- The Washington Times - Thursday, January 25, 2007

The parents who brought their 3-year-old to a screening of the horror film “The Hitcher” recently won’t care that the Motion Picture Association of America is changing its ratings system.

So says film critic and radio personality Michael Medved, a frequent critic of the current ratings system, who spotted a toddler in the crowd at the screening in question.

What irks Mr. Medved is that the proposed changes miss the mark.

Members of the MPAA, meeting with filmmakers gathered at the Sundance Film Festival on Monday, announced that a new ratings category, to bridge the gap between R and NC-17 fare, could be in the offing, according to E! Online.

The MPAA also may rule some R-rated films entirely off-limits for children, rather than merely restricting youngsters to seeing them in the company of an adult or guardian.

That’s fine, but don’t sensible parents already know R-rated films are unsuitable for young children? What Mr. Medved and, he suspects, many other parents would like to see is more information on PG-13 features. Such films are often cash cows for the industry — guess what “Pirates of the Caribbean: Dead Man’s Chest” was rated? — but include material many find inappropriate for impressionable minds.

“It’s where the money is,” Mr. Medved says of PG-13 films. “R-rated films don’t do that well, by and large.” E! Online reports that MPAA chairman Dan Glickman says the improved system will be more transparent to filmmakers, allowing them to understand during shooting how various parts of a film might affect its eventual rating.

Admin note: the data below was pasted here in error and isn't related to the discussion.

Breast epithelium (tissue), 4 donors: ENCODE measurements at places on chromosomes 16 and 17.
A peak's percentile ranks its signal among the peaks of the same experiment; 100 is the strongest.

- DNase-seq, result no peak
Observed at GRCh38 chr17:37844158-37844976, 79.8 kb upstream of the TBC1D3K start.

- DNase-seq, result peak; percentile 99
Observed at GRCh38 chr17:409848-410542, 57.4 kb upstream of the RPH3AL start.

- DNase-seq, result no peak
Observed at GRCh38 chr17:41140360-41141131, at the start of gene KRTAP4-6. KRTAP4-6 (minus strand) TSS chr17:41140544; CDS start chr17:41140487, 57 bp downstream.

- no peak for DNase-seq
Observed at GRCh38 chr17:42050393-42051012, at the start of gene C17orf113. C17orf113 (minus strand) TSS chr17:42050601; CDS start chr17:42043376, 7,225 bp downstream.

Currently, a filmmaker won’t know a film’s rating until it’s edited and ready to be seen.

“Any time you can demystify the process, it’s heading in the right direction,” Meyer Gottlieb, co-founder and president of Samuel Goldwyn Films, told The Washington Times.

Mr. Gottlieb says filmmakers probably don’t give ratings much thought while making their movies. As soon as the film’s distribution comes up, “then it becomes an issue,” he says. Film exhibitors still shy away from showing NC-17 films, for example, which forces some directors to snip their films to earn an R.

Mr. Medved hopes the MPAA doesn’t stop here. He wants a universal ratings system, to simplify for parents the confusing welter of ratings assigned variously to film, video games and television shows.

“We have a TV ratings system no one knows about,” Mr. Medved says. “There’s no reason to have different designations across the board.”

Opportunity society

The new documentary “God Grew Tired of Us” captures the saga of the “lost boys,” the young Sudanese men who walked for miles during the 1990s to flee the war wreaking destruction in their homeland.

The film focuses on three of these men who rebuild their lives in the United States.

It’s a testament to their ingenuity and heart that they’re able to survive the cultural whiplash — they had never used electricity before arriving here. But the film also is a rare example of a documentary showing the American dream in technicolor glory.

More typical of late are documentaries about our bungled Iraq war (“My Country, My Country,” “Iraq in Fragments”) and our environmental ignorance (“An Inconvenient Truth,” “Who Killed the Electric Car?”).

In “God,” the three Sudanese transplants work at menial jobs, sometimes three at once, to save money to help pay for college educations.

By the film’s end, their collective fortunes are on the rise thanks to their hard work — and the opportunities this country affords.

Don’t get me wrong: “God Grew” doesn’t let American society off the hook entirely. The Sudanese men quickly realize how isolating our culture can be.

Back home, no matter how hard the times, a man could knock on a neighbor’s door and ask for help.

Here, if they try that they could get arrested for trespassing, or worse.

Conservatives, always eager to pounce — often with justification — on the knee-jerk anti-Americanism of so many documentaries, ought to rally behind “God Grew Tired of Us.” And liberals who favor a less restrictive immigration policy can point to these ex-lost boys as contemporary embodiments of America’s tradition of immigrant success stories.

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